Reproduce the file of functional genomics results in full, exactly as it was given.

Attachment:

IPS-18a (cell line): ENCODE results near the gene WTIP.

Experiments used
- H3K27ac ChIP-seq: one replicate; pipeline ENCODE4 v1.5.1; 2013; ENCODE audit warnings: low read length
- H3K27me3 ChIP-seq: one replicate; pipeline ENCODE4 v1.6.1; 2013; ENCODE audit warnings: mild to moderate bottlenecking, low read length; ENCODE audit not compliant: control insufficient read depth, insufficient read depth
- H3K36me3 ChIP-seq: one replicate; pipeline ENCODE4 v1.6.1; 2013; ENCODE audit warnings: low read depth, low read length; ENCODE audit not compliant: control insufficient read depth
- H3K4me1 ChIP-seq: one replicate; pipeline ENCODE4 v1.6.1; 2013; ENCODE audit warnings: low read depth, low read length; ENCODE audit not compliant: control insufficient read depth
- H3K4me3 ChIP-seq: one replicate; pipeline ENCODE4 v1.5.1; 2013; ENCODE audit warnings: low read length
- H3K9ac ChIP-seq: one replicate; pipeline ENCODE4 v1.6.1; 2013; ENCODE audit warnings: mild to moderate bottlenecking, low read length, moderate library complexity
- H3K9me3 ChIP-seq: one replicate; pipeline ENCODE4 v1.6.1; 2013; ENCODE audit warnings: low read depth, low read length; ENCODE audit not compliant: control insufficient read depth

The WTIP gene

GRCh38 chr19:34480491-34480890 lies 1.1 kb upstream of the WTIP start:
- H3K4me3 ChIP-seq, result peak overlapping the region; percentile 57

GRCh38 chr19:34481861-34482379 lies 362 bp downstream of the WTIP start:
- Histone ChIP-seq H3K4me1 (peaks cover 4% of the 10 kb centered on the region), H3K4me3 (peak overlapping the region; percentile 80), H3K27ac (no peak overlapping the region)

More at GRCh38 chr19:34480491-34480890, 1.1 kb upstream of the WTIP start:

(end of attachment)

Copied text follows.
IPS-18a (cell line): ENCODE results near the gene WTIP.

Experiments used
- H3K27ac ChIP-seq: one replicate; pipeline ENCODE4 v1.5.1; 2013; ENCODE audit warnings: low read length
- H3K27me3 ChIP-seq: one replicate; pipeline ENCODE4 v1.6.1; 2013; ENCODE audit warnings: mild to moderate bottlenecking, low read length; ENCODE audit not compliant: control insufficient read depth, insufficient read depth
- H3K36me3 ChIP-seq: one replicate; pipeline ENCODE4 v1.6.1; 2013; ENCODE audit warnings: low read depth, low read length; ENCODE audit not compliant: control insufficient read depth
- H3K4me1 ChIP-seq: one replicate; pipeline ENCODE4 v1.6.1; 2013; ENCODE audit warnings: low read depth, low read length; ENCODE audit not compliant: control insufficient read depth
- H3K4me3 ChIP-seq: one replicate; pipeline ENCODE4 v1.5.1; 2013; ENCODE audit warnings: low read length
- H3K9ac ChIP-seq: one replicate; pipeline ENCODE4 v1.6.1; 2013; ENCODE audit warnings: mild to moderate bottlenecking, low read length, moderate library complexity
- H3K9me3 ChIP-seq: one replicate; pipeline ENCODE4 v1.6.1; 2013; ENCODE audit warnings: low read depth, low read length; ENCODE audit not compliant: control insufficient read depth

The WTIP gene

GRCh38 chr19:34480491-34480890 lies 1.1 kb upstream of the WTIP start:
- H3K4me3 ChIP-seq, result peak overlapping the region; percentile 57

GRCh38 chr19:34481861-34482379 lies 362 bp downstream of the WTIP start:
- Histone ChIP-seq H3K4me1 (peaks cover 4% of the 10 kb centered on the region), H3K4me3 (peak overlapping the region; percentile 80), H3K27ac (no peak overlapping the region)

More at GRCh38 chr19:34480491-34480890, 1.1 kb upstream of the WTIP start: